I was lucky enough to have my father introduce me to investing at an early age. He was a risk averse, old-school, Buffett-type investor who focused mainly on accumulating the conservative and enduring dividend growth blue chips. One of his favorite stocks to add to in any prolonged downturn was Caterpillar (CAT).
During these recessionary periods he believed that Caterpillar offered not only a nice and stable dividend but also a tantalizing growth prospect when the world engine turned back on.
I witnessed this first hand during the liquidity crisis as he went all in with Caterpillar in the 30s. It is now trading consistently north of the $100 mark. It has risen basically 300% in 3 years and his yield is now over 3%.
Is this too much too fast? Let's examine some of the metrics to determine if valuation still warrants adding to current long positions. Currently, Caterpillar is trading at roughly $106 per share, which puts its current P/E ratio at 14.3 and its forward P/E ratio at 11.2.
In comparison, the company is priced at a discount to its peers - the average current and forward P/E ratios of the machinery industry are 22.05 and 13.59, respectively.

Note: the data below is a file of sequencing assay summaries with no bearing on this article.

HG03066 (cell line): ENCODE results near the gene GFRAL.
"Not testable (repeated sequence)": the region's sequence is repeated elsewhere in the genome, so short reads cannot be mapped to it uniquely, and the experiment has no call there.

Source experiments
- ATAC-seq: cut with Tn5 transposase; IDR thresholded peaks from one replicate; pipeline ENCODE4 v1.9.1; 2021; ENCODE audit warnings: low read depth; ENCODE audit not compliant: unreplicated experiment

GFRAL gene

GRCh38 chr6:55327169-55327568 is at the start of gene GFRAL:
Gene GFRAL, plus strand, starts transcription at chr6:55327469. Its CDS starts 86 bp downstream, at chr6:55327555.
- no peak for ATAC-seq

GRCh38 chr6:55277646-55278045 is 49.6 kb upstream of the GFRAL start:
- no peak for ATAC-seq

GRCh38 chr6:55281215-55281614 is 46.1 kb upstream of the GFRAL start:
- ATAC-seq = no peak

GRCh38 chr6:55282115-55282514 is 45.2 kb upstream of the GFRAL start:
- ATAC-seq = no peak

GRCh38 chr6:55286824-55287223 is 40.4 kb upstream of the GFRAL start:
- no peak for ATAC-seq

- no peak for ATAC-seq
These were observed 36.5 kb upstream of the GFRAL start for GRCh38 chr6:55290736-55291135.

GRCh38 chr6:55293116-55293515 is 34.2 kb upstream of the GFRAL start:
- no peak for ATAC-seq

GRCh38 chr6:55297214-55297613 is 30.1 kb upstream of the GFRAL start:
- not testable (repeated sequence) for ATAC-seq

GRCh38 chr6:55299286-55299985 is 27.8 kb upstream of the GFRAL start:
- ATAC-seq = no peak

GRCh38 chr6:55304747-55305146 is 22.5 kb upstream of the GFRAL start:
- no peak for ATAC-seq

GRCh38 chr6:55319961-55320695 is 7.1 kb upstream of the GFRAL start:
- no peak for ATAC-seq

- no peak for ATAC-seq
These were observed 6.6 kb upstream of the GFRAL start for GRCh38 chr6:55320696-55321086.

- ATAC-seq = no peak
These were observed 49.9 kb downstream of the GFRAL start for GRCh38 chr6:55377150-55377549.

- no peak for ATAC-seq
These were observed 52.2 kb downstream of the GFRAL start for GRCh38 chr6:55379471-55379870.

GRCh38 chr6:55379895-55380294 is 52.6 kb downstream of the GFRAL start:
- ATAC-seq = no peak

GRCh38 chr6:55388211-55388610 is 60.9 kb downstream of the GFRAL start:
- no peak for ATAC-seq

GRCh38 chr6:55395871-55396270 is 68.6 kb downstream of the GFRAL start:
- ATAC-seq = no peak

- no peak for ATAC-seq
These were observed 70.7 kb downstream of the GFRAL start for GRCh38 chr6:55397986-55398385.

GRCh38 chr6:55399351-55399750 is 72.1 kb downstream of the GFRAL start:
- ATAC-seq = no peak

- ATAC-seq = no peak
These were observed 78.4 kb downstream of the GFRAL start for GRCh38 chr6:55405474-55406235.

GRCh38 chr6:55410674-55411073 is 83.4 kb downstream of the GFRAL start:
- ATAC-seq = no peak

In addition to its attractive valuation levels, Caterpillar also pays a small dividend currently yielding about 1.7% annually. While that figure may not be very high, there is potential growth for forward looking conservative investors.
Caterpillar has a nice history of raising its dividends for 18 consecutive years and we can expect them to continue to do so in the near future. It also has one of the most attractive payout ratios I have seen since doing valuations at about 24%.
Caterpillar also presents a healthy earnings growth expectation of 15% annually. If global economic conditions continue to improve, look for Caterpillar to follow suit. Old machinery will need to be replaced. Machinery companies that delayed upgrading equipment will need to replace existing equipment sooner rather than later.
This, combined with the company's aggressive streamlining actions and solid presence in emerging markets, makes for a very positive outlook for Caterpillar. They also seems to be a very popular choice among hedge funds. The total number of hedge funds listing Caterpillar in their holdings has increased nearly 20% since last year. In total, there is now $1.9 billion in total investments in the company at the end of December, versus $1.1 billion at the end of September.
Recent acquisitions include mining equipment company Bucyrus in a 2011 deal valued at $8.8 billion. The purpose of this purchase was to help the company establish a stronger foothold in the mining markets, which could be a major boost thanks to the ramped-up production seen in emerging economies like India and China right now. Caterpillar was able to reduce its costs in the deal by paying cash.
Caterpillar may face downward pressure if markets continue to swoon. I would like to pick it up at around $90, but that would require a significant push from current levels. I still feel that even at current valuations it is a great long-term buy for conservative investors.